“We added 40 million people to our DAU [daily active user count] last year, and 5 million last quarter,” Segal said. “In January, we added more DAU than the average of the last four Januarys, so hopefully that gives people a sense for the momentum we’ve got from all the hard work we’ve done on the service.”


Trump is now facing trial in the Senate after the House voted to impeach him for a second time over the Capitol riots. While he can no longer be removed from office—as voters already did that—a conviction in the Senate could bar him from holding any federal office in the future . Republicans in the Senate currently appear poised to let Trump off the hook a second time.

But as far as Trump’s infamous account is concerned, it’s over. Totally over. Just so long as some mischievous sex-having teens don’t recite his name three times in front of a dark mirror, a dog doesn’t dig up the ex-president’s cursed iPhone, Jack Dorsey and the entire Twitter moderation team don’t all view a hexed Pepe at once, or some hedge fund guys from the 80s don’t take over Twitter and think reinstating @realDonaldTrump could juice short-term returns. Yep. Over.


Twitter Blocks Hundreds of Accounts Tied to Protests by Farmers in India

A woman participates in a protest against new farm laws in Mumbai, India, Saturday, Feb. 6, 2021.

A woman participates in a protest against new farm laws in Mumbai, India, Saturday, Feb. 6, 2021.
Photo: Rafiq Maqbool (AP)

Twitter has blocked the accounts of at least 500 people and groups involved in the current protests by farmers in India at the request of the Indian government, according to a new report from Bloomberg News. Some of the accounts have even been permanently deleted.

The Indian government, led by nationalist figure Prime Minister Narendra Modi, recently demanded that Twitter ban hundreds of accounts, and the social media company finally conceded to most of the demands. Twitter reportedly received a notice that it was not properly complying with a lawful order in India, according to Bloomberg, which could have resulted in jail time for Twitter employees.

India has been embroiled in protests this year by independent farmers who are angry with new laws that they say have benefited large corporate farmers. Farmers with small amounts of land are demanding that three laws be repealed along with the abolishment of rules that favor corporate-owned farmers and the government is upset by the activism they’re doing online.


India’s Ministry of Electronics and Information Technology (MeitY) demanded a ban on over 1,000 accounts, according to Bloomberg, and it’s still unclear precisely how many have been purged permanently. Some of the accounts are merely being blocked from inside India but can still be viewed in other countries.

Twitter published a blog early Wednesday laying out the actions it took under pressure from the Indian government:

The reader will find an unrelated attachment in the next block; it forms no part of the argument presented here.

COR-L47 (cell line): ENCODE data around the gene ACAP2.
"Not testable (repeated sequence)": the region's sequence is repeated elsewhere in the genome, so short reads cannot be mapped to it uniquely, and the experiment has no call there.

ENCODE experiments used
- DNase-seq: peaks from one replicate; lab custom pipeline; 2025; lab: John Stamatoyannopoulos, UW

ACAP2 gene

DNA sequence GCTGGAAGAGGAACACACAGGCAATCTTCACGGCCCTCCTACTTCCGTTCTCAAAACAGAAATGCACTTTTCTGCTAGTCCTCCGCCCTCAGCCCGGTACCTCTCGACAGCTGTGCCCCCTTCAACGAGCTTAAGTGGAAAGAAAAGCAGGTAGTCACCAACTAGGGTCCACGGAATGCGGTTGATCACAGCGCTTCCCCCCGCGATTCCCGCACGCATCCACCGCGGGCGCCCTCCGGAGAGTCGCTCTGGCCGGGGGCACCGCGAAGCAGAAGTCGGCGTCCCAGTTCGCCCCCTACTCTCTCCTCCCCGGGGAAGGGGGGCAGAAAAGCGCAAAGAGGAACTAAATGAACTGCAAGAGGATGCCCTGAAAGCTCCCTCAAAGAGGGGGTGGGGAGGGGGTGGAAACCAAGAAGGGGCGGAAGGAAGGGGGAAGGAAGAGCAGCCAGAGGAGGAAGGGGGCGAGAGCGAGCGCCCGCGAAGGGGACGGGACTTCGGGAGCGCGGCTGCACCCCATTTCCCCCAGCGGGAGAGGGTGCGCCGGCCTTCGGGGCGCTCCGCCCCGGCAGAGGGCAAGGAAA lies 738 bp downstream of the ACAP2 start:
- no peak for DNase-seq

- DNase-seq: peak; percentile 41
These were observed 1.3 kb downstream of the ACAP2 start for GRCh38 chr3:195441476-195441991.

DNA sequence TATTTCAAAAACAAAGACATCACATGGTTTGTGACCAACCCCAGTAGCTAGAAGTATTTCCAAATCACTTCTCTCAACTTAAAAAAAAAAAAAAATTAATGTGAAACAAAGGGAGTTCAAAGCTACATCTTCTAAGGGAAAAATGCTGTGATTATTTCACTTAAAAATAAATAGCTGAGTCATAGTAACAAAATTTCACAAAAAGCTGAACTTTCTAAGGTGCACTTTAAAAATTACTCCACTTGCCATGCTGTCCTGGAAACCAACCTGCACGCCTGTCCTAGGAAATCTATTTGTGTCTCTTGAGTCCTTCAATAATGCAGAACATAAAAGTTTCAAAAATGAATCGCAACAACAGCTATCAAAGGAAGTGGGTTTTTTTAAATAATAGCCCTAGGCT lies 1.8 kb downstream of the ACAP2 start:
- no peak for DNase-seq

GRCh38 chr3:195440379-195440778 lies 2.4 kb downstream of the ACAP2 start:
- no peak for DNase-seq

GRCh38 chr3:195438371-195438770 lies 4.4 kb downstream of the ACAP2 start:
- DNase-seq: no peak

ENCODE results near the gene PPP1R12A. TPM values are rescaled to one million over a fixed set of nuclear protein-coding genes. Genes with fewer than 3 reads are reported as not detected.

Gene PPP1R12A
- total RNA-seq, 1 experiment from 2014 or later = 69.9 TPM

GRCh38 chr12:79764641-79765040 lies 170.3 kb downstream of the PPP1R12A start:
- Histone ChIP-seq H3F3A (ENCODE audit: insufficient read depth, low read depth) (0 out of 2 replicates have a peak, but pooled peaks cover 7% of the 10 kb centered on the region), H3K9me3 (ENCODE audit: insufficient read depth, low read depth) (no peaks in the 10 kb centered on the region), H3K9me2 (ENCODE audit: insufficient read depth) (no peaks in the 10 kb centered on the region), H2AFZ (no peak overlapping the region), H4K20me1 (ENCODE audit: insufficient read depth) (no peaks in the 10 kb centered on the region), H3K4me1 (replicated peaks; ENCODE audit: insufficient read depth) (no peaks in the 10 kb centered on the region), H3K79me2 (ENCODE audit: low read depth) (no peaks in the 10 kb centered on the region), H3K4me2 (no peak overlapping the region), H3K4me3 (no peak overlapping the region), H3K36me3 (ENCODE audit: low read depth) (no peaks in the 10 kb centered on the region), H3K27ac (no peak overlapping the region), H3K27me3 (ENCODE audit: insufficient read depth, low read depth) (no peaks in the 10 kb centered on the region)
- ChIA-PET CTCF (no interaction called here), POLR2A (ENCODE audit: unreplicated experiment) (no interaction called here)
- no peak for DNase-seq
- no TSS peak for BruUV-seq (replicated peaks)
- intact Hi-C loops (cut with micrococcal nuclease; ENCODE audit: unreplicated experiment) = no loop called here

• We took steps to reduce the visibility of the hashtags containing harmful content, which included prohibiting them from trending on Twitter and appearing as recommended search terms.
  • We took a range of enforcement actions — including permanent suspension in certain cases — against more than 500 accounts escalated across all MeitY orders for clear violations of Twitter’s Rules.
  • Separately, today, we have withheld a portion of the accounts identified in the blocking orders under our Country Withheld Content policy within India only. These accounts continue to be available outside of India. Because we do not believe that the actions we have been directed to take are consistent with Indian law, and, in keeping with our principles of defending protected speech and freedom of expression, we have not taken any action on accounts that consist of news media entities, journalists, activists, and politicians. To do so, we believe, would violate their fundamental right to free expression under Indian law. We informed MeitY of our enforcement actions today, February 10, 2021. We will continue to maintain dialogue with the Indian government and respectfully engage with them.

Twitter did not respond to a request for comment early Wednesday.

This Myspace Reincarnation Is Bringing Me So Much Joy

My Spacehey profile, with images from my high school Photobucket account!

My Spacehey profile, with images from my high school Photobucket account!
Screenshot: Joanna Nelius/Gizmodo

Have you heard? The old Myspace is back. Sort of.

Coded entirely by an 18-year-old from Germany named An, Spacehey is near carbon copy of the OG social network’s design in its early 2000s glory days. According to Vice, the new network, which looks entirely like the old network, launched last November and so far has attracted about 55,000 users worldwide.

An told Vice said he wanted to create a social network that offered better privacy and allowed users to be more creative.

“Thanks to older friends and the internet, I heard a lot about [Myspace]. I came to the conclusion that you can’t find something like this nowadays,” said An.


He spent his free time during quarantine scouring internet archives to make Spacehey look as authentic as possible to the classic version of Myspace.

And he nailed it.